“Salsa” and the Latin Pitcher

When I think of the Latin culture, I think of their food and their life style. When I say “Salsa,” I am not talking about food, I am talking about dance. I have had maybe two “Salsa” lessons in my life and it was my wife’s idea. When I think about it, I am so glad I had the experience because it has helped me as a pitcher.

Salsa definition:

A mixture of up tempo Latin styles of music. The salsa is not an actual style of Latin music; it is a style of dance. One that has become increasingly popular over time. Up beat Latin patterns and beats played together create a salsa style groove.

When you take a lesson or watch it on the hit show “Dancing with the Stars,” you will see that “Salsa” is all about the hips moving the body. Observe the video.

So how can this help you as a pitcher? Well, pitching velocity we know comes from momentum and the proper use of the hips. Up to this point in my articles, I have not talked much about the hips, except for the purpose of “Separation.” Which is the most important component. This is separation in the back hip and the back shoulder. The reason for this is to develop majority torque in the core. Read my article on “How to Develop Top Velocity?” to learn more about “Separation.”

The other purpose of the hips is what Tim Lincecum’s father calls, “Tightening the rubber band.” This means to build maximum torque in the hips, we must tighten them up just before the shoulders fire. This is where “Salsa” comes in. In “Salsa” the dancer kicks his feet with a kind of scissor step. It is like a gymnast on a balance beam. The feet are extended out, but if they were together, the feet would be touching each other. This makes it easier for the dancers body to swivel the hips back and forth; giving the dancer that groovy style of “Salsa.” So apply this to pitching. When your front foot lands make sure it is landing on the balance beam or a little across the body. This way it will allow the hips to close completely and tighten. If the leg lands open and off the balance beam, then it will be harder for the hips to close and it will decrease the hips range of motion.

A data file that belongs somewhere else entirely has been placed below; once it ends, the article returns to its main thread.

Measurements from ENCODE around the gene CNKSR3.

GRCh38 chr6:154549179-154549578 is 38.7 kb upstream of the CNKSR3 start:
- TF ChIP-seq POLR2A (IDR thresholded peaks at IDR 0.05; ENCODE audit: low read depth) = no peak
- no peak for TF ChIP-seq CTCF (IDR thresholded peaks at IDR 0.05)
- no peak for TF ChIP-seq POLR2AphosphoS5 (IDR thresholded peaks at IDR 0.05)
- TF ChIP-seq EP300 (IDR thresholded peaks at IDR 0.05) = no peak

I recommend that you stand up from the computer now, try out what I am telling you and see for yourself. When your landing foot is NOT landing on the balance beam and it is in an open stance, your hips do not have a lot of freedom or range of motion. Get in this position and try to swivel your hips. Now, if the front leg lands closed perfectly on the balance beam, then this will give your hips all of their potential range of motion and the ability to completely close off. Try this as well and feel how your hips have more range of motion to swivel and it is easier to close them off. In return, this is increasing our velocity because we are building more torque in the core when we can completely tighten our hips closed, after “Separation.”

So this is my theory. Maybe these Latin Pitchers have better hip action because of their Latin culture. Look at these hard throwing Latin Pitcher’s hips and you will see that they have a lot of “Salsa” in their delivery.

This is a video of Felix Hernandez pitching. You will see in his first pitch how closed his landing leg lands and how tight his hips get. Could this be his secret to his 100 MPH fastball? I will leave that up to you to answer.

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